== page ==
Tax bracket differences emerge over governor’s proposal

Gov. Jim Justice is pushing for income tax cuts of about 10 percent for West Virginians. But the governor has been suggesting lower-income citizens should get a bigger break by percentage than higher wage earners.

House Finance Chairman Eric Householder agrees with the broad strokes of the income tax cut. However, Householder contends the 10 percent should apply to all brackets.

Details like those could make or break the tax proposal that the governor wants lawmakers to consider during a special session the final week of this month.

“I’m surely very hopeful that we’ll get total cooperation and we’ll get our income tax reduced because our people are hurting,” Justice said during a broad-ranging briefing. “And this is the fastest, easiest way to get money in their pockets. We’ve got to get this done. That’s all there is to it.”

Justice announced the income tax proposal just as the state concluded the fiscal year $1.3 billion ahead of anticipated general revenue. The details of the tax cut proposal are just broad strokes right now, but the governor wants to complete the legislation starting the week of July 24.

The governor’s proposal is a variation on the kind of income tax reduction that lawmakers have considered several times since he took office in 2017. Past versions fell apart over disagreements about their details, especially sales taxes that would have gone up to offset declining income taxes.

This version doesn’t have those kinds of offsetting tax increases, but there still could be differences between the governor and lawmakers.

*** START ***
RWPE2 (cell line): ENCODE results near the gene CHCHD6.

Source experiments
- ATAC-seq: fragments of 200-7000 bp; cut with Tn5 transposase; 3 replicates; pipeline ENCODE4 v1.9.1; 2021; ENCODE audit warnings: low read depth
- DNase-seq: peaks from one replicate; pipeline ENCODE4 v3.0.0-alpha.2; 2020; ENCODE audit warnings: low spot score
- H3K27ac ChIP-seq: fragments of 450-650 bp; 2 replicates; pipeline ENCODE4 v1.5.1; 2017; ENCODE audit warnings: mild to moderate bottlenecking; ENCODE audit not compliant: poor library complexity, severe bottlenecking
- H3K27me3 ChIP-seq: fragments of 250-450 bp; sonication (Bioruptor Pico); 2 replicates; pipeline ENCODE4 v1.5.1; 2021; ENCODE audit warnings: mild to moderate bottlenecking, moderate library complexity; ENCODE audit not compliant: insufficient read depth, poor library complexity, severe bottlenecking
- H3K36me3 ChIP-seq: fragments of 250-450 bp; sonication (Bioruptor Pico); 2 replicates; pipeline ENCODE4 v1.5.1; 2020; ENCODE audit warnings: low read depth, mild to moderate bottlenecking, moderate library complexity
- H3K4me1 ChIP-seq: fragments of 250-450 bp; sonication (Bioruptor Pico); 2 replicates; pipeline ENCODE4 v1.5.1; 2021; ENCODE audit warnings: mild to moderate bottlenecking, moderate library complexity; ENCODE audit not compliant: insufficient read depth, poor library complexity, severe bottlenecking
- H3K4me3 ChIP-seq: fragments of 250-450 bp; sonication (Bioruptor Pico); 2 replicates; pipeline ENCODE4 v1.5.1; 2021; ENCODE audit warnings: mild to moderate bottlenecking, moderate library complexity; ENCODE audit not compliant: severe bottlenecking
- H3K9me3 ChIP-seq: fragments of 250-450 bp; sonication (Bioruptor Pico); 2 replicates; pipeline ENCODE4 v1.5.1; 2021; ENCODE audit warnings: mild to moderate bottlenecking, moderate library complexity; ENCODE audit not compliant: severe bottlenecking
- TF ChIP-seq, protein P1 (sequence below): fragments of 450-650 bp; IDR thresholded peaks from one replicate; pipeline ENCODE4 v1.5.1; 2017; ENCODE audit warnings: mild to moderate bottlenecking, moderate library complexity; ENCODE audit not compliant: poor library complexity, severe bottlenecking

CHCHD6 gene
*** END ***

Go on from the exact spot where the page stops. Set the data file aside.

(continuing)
One of the differences might be tax brackets.

“From the standpoint of the tiering, let’s just be fair again,” he said. “But I don’t see the fairness for us to go all the way down the scale to somebody that’s fighting every day and they’re making $18,000 and we throw them a teeny, teeny bone, and the folks that are doing a whole lot better could maybe not take such a big bone.

“So with all that being said, we’re going to try to make this equitable for all of our people and to try to help all the people that we possibly can.”

Eric Householder

Delegate Householder, the Finance chairman, said he is excited about the income tax cut. But there’s a distinction: Householder supports 10 percent cuts for each bracket.

“Any time you’re talking about a 10 percent permanent tax cut, it’s a win for the West Virginia taxpayer. Now my caution for the governor is, let’s do it equitable like we did in House Bill 4007. Let’s do across-the-board, 10 percent for each of the five income tax brackets,” said Householder, R-Berkeley.

He added, “We know inflation is happening regardless of your income level, so if you’re going to do it fairly then you need to do it against all five brackets.”

Householder said the same percentage cut across all brackets would be an easier pitch in the House of Delegates.

“All taxpayers right now are seeing higher gas prices, rising food prices, inflation, so this is a way to help all income levels. That’s the direction I hope the governor chooses, but we’ll have to wait and see what’s in the plan.”